Note that we add another search properties “AutomationId” that is specially for automation of WPF UI object. Make sure that this property value is unique. At the time of UI design we need to assign this property value so that at the time of automation tester can use this properties as a search property to detect UI objects. Coded UI test search algorithm works faster to detect UI object using Automation ID.
We use mainWindow object as an argument so that system search this btnSeven object under WPF Calculator window. In this way we define the range of search area and helps search algorithm to take minimum time to search.
Also we add the window title here.
For click on 7 (seven) button we add Click() method under Mouse class.
- Click (+) plus button
//Click (+) plus button. WpfButton btnPlus = new WpfButton(mainWindow); btnPlus.SearchProperties.Add(WpfButton.PropertyNames.Name, "+"); btnPlus.SearchProperties.Add(WpfButton.PropertyNames.AutomationId, "BPlus"); btnPlus.WindowTitles.Add("WPF Calculator"); Mouse.Click(btnPlus);
- Click 3 (three) button
//Click 3 (three) button. WpfButton btnThree = new WpfButton(mainWindow); btnThree.SearchProperties.Add(WpfButton.PropertyNames.Name, "3"); btnThree.SearchProperties.Add(WpfButton.PropertyNames.AutomationId, "B3"); btnThree.WindowTitles.Add("WPF Calculator"); Mouse.Click(btnThree);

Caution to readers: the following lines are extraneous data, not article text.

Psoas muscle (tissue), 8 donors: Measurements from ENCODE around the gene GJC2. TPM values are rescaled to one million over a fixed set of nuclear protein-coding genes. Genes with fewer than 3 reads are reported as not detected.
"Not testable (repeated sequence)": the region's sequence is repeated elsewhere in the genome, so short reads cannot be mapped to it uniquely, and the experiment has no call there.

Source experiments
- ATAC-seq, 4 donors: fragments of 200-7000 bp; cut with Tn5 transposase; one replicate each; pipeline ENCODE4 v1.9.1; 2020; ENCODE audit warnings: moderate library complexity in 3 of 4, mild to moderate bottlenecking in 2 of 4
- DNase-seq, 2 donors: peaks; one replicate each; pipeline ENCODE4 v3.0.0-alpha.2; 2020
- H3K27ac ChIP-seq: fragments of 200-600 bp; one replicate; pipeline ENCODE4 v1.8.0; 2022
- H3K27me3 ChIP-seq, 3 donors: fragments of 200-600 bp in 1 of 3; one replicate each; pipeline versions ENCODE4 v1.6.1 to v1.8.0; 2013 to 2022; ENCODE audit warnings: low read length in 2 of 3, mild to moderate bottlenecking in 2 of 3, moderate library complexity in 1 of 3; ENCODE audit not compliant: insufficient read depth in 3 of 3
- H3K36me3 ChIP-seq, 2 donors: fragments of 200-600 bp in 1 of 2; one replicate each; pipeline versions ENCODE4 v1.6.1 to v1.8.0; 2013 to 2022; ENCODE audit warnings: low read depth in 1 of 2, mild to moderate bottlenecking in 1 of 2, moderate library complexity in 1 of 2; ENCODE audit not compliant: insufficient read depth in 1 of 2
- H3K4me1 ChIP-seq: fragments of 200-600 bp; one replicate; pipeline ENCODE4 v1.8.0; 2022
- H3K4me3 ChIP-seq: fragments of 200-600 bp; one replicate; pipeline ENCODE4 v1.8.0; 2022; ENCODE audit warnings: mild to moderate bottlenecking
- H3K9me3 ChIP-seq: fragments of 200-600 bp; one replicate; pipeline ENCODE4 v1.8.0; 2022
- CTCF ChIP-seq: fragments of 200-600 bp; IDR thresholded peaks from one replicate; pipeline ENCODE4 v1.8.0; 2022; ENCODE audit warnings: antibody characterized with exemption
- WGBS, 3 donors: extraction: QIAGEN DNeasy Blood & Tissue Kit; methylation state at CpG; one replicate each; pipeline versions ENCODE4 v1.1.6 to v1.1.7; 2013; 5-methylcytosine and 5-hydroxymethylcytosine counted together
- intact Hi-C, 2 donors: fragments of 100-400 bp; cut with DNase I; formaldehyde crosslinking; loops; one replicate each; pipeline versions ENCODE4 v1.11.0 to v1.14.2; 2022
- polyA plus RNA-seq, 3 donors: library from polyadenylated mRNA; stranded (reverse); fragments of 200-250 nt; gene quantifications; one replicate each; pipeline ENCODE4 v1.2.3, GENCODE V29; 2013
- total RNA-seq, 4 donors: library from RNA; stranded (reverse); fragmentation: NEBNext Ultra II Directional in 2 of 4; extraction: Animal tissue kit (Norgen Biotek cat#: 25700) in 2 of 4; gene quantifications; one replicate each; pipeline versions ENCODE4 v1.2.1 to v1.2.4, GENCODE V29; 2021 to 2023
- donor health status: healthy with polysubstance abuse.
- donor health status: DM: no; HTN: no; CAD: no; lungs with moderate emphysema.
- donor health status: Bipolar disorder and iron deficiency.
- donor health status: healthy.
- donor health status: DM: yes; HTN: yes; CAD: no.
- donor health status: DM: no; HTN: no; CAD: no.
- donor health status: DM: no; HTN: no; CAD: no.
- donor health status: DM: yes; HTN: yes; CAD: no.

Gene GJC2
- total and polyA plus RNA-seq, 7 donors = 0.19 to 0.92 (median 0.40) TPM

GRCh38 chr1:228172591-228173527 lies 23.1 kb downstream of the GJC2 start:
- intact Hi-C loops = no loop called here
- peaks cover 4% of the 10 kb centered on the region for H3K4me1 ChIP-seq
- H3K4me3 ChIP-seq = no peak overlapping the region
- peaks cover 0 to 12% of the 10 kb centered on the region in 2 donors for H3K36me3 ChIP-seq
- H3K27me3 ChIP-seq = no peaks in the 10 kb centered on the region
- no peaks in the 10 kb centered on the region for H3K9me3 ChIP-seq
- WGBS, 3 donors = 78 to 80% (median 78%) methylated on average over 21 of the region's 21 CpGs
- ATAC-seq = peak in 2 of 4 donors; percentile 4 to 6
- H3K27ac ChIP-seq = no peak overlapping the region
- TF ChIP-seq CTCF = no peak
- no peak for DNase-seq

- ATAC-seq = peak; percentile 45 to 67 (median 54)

- Click (=) equals button
//Click (=) equals button. WpfButton btnEquals = new WpfButton(mainWindow); btnEquals.SearchProperties.Add(WpfButton.PropertyNames.Name, "="); btnEquals.SearchProperties.Add(WpfButton.PropertyNames.AutomationId, "BEqual"); btnEquals.WindowTitles.Add("WPF Calculator"); Mouse.Click(btnEquals);
- Verify the result.
//Verify the result. WpfEdit txtResult = new WpfEdit(mainWindow); txtResult.WindowTitles.Add("WPF Calculator"); Assert.AreEqual("10", txtResult.Text);
Note that we add AreEqual() under Assert class which is a built in class under Visual Studio Test Framework used for verifying the result. It has two argument as “Expected” and “Actual” result.
- Now VerifyAddTwoNumber() method looks like the following:
Step Four: Playback the test
- Go to Build menu and click on Build Solution option.
- Go to Test menu and click on Windows>Test Explorer.
- In the Test Explorer, Test Name “VerifyAddTwoNumber” is displayed.
- Right click on the Test Name and click on “Run Selected Test”.
- Test will run and Test result is displayed at the Test Explorer.
Here we see how we can write the test steps by using C# code and run it. We use the full infrastructure of Coded UI test but we write the code that is in our control and we can reuse it for different purposes. It is more maintainable.
That’s all for now….
Happy Coded UI testing!!!